How to get started with R.

Getting started with R. 

R is a flexible and powerful open-source Language and has extensive statistical and graphing capabilities. Its syntax is very simple and intuitive. The large and fast-growing community around the R language has certainly contributed to its value as a programming language and as a data analysis environment.


1)  Install R and R studio (IDE) 

       rstudio

2) Install packages:

  The sheer power of R lies in its incredible packages. Installing packages is very easy in R
install.packages("package name")

 

3) Rstudio OverView

RStudio is the most popular R code editor, and it interfaces with R for Windows, MacOS, and Linux platforms.

  1. script pane– to write and save the programming script
  2. Console pane – where all the code will get executed
  3. Environment/history pane – displays all the variables created,functions used with in the current session
  4. Helper pane – contains multiple tabs to install/display packages, view visualization plots, locate files within the workspace

4) The Workspace

The workspace is your current R working environment and includes any user-defined objects (vectors, matrices, data frames, lists, functions)

5) Entering Commands

R is a command line driven program. The user enters commands at the prompt (> by default) and each command is executed one at a time.

6) Data Types in R

data-types.jpg

A vector is a variable in the commonly admitted meaning. A factor is a categorical variable. An array is a table with k dimensions, a matrix being a particular case of array with k = 2. Note that the elements of an array or of a matrix are all of the same mode. A data frame is a table composed with one or several vectors and/or factors all of the same length but possibly of different modes.

7) variable assignment (<- or  =)  

variable <- 10 
Extracting elements: this, [, can be used to extract content from vectors, lists, or data frames. and, [[ and $, extract content from a single object.

8)  Getting Help

Once R is installed, there is a comprehensive built-in help system. At the program’s command prompt you can use any of the following:

help("data.frame")
?data.frame
?getwd
?"$"

9) Books

tibshirani.jpg        hands on programing r    the art of r.jpg   r for data science    ml with r.jpg     Advanced-R.jpg

Important Packages

To load data

RMySQLRPostgresSQLRSQLite –  to read in data from a database.

XLConnectxlsx – to read and write Micorsoft Excel files from R.

foreign – to read a SAS/SPSS data set into R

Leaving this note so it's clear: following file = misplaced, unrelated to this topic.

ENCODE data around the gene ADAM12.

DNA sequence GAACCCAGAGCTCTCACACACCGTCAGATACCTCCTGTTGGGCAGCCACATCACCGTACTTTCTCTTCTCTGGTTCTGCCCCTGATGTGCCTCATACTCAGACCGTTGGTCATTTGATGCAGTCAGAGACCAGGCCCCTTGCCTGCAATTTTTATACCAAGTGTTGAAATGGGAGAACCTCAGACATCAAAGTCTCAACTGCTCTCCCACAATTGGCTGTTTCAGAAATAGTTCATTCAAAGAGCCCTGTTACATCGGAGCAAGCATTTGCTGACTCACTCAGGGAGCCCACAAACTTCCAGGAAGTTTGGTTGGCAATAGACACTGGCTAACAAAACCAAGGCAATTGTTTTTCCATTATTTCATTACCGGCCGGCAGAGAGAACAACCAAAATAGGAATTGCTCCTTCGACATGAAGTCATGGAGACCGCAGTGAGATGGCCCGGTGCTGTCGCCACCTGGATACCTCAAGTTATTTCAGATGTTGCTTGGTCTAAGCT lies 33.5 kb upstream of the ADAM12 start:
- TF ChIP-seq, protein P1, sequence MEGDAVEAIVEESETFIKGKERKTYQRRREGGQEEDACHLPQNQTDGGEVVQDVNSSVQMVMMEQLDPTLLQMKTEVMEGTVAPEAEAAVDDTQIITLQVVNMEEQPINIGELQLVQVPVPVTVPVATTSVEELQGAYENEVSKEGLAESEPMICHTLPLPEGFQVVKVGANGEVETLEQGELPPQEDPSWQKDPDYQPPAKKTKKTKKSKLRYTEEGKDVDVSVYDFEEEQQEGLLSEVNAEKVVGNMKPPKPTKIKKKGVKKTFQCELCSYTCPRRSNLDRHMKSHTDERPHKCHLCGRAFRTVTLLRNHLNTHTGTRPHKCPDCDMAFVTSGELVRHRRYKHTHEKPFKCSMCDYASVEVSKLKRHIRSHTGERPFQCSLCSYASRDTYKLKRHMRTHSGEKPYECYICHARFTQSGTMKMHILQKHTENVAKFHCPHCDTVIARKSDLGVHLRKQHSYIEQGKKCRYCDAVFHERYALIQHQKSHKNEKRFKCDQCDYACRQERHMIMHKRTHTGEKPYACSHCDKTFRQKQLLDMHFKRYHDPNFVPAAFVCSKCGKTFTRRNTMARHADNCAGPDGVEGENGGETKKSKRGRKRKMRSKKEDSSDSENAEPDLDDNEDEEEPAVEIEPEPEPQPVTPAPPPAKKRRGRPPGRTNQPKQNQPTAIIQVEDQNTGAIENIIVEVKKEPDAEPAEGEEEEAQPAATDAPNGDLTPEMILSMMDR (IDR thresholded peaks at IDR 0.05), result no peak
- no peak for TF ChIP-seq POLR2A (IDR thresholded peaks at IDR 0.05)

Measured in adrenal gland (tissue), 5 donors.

R can handle plain text files – no package required. Just use the functions read.csv, read.table, and read.fwf.

To manipulate data

dplyr – dplyr is a go to package for fast data manipulation.

tidyr – Tools for changing the layout of your data sets.

stringr – Easy to learn tools for regular expressions and character strings.

lubridate – Tools that make working with dates and times easier.

To visualize data

ggplot2 – R’s famous package for making beautiful graphics.

ggvis – Interactive, web based graphics built with the grammar of graphics.

rgl – Interactive 3D visualizations with R

googleVis – Let’s you use Google Chart tools to visualize data in R.

To model data

car – car’s Anova function is popular for making type II and type III Anova tables.

mgcv – Generalized Additive Models

lme4/nlme – Linear and Non-linear mixed effects models

randomForest – Random forest methods from machine learning

multcomp – Tools for multiple comparison testing

vcd – Visualization tools and tests for categorical data

glmnet – Lasso and elastic-net regression methods with cross validation

survival – Tools for survival analysis

caret – Tools for training regression and classification models

To report results

shiny – Easily make interactive, web apps with R.

R Markdown – The perfect workflow for reproducible reporting.

For Spatial data

spmaptools – Tools for loading and using spatial data including shapefiles.

maps – Easy to use map polygons for plots.

ggmap – Download street maps straight from Google maps and use them as a background in your ggplots.

For Time Series and Financial data

zoo – Provides the most popular format for saving time series objects in R.

xts – Very flexible tools for manipulating time series data sets.

quantmod – Tools for downloading financial data, plotting common charts, and doing technical analysis.

To write high performance R code

Rcpp – Write R functions that call C++ code for lightning fast speed.

data.table – An alternative way to organize data sets for very, very fast operations.

parallel – Use parallel processing in R to speed up your code or to crunch large data sets.

To work with the web

XML – Read and create XML documents with R

jsonlite – Read and create JSON data tables with R

httr – A set of useful tools for working with http connections

 

Start your first data science case study in R here

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